A public washroom has been constructed on the site of a demolished mosque in Atush of Xinjiang province in northwestern China, a local official said. The construction of the lavatory on the former site of Tokul mosque in Atush’s Suntagh village is part of a campaign, observers say, aimed at hurting the sentiments of the Uyghur Muslims, Radio Free Asia (RFA) reported. Also Read - Here We Go Again! China Claims it Found Coronavirus on Packaging of Imported Frozen Seafood

Reports of the restroom’s construction on the demolished Tokul mosque site surfaced days after RFA’s Uyghur Service learned that authorities had demolished two of three mosques there is a drive launched in late 2016 to raze Muslim places of worship, known as “Mosque Rectification.”

The campaign, part of a series of hardline policies under Chinese President Xi Jinping, comes as Beijing is carrying out the mass incarceration of 1.8 million Uyghurs and other Muslim minorities in its internment camps across Xinjiang since April 2017.

In a telephonic interview with RFA, an Uyghur neighborhood committee chief from Suntagh village in Atush said that Tokul mosque was demolished in 2018 and the public washroom was erected in its place by “Han (Chinese) comrades.”

“It is a public toilet … they have not opened it yet, but it has been built,” he said while speaking on condition of anonymity citing fear of reprisal.

Asked if there was the need to construct a public toilet on the razed mosque site, the committee chief said, “People have toilets at home, so there were not any problems like that.” He said that Suntagh is situated about three kilometres outside of central Atush and the area sees few to no tourists who would require access to the lavatory.

However, the committee chief disclosed that the public washroom was likely built to cover up the debris of the demolished Tokul mosque, as well as for the needs of inspecting groups or cadres visiting the area.

A resident of Suntagh, who refused to be identified, said that one of the two mosques in the village were razed in or around autumn of 2019.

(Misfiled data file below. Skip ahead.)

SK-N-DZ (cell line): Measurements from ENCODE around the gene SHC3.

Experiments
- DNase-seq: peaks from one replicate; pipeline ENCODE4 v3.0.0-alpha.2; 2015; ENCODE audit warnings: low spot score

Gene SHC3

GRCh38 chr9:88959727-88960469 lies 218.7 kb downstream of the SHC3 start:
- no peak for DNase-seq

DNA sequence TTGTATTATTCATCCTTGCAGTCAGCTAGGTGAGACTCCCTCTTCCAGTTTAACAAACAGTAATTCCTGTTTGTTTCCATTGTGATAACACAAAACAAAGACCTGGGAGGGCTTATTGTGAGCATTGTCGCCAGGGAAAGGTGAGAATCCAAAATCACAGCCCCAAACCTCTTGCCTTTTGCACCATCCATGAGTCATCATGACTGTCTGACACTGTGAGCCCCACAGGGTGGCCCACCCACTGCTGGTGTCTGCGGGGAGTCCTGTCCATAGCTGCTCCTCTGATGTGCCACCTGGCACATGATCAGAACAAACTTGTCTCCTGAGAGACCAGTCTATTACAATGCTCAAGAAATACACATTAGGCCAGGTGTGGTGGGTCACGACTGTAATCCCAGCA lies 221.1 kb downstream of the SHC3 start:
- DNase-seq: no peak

A “convenience store” has come up at the former site of Azna mosque and the shop sells alcohol and cigarettes, both of which are forbidden in Islam.

According to a report in 2016, a local official in Hotan prefecture’s Lop county reported that authorities were mulling to use the site of a former mosque to open an “activities centre” as a spot for entertainment.

Another official in Hotan city’s Ilchi township told RFA had said that a former mosque site would be converted into a factory to produce underwear for a Sichuan-based company. Apart from mosques, Chinese authorities have been systematically destroying Muslim cemeteries and other religious structures across Xinjiang since 2016.

Last year, the Washington-based Uyghur Human Rights Project (UHRP) published a report titled “Demolishing Faith: The Destruction and Desecration of Uyghurs Mosques and Shrines,” saying that the campaign uses geolocation and other techniques and has led to the destruction of between 10,000 and 15,000 mosques, shrines and other religious sites in the region between 2016 and 2019.

Qahar Barat, an Uyghur historian, recently told RFA that the demolition of religious places in Xinjiang constitutes a kind of “spirit breaking.” He called on government and Muslim organisations in the Muslim world to take stern action against China’s activities, which he described as a “declaration of war on Islam.”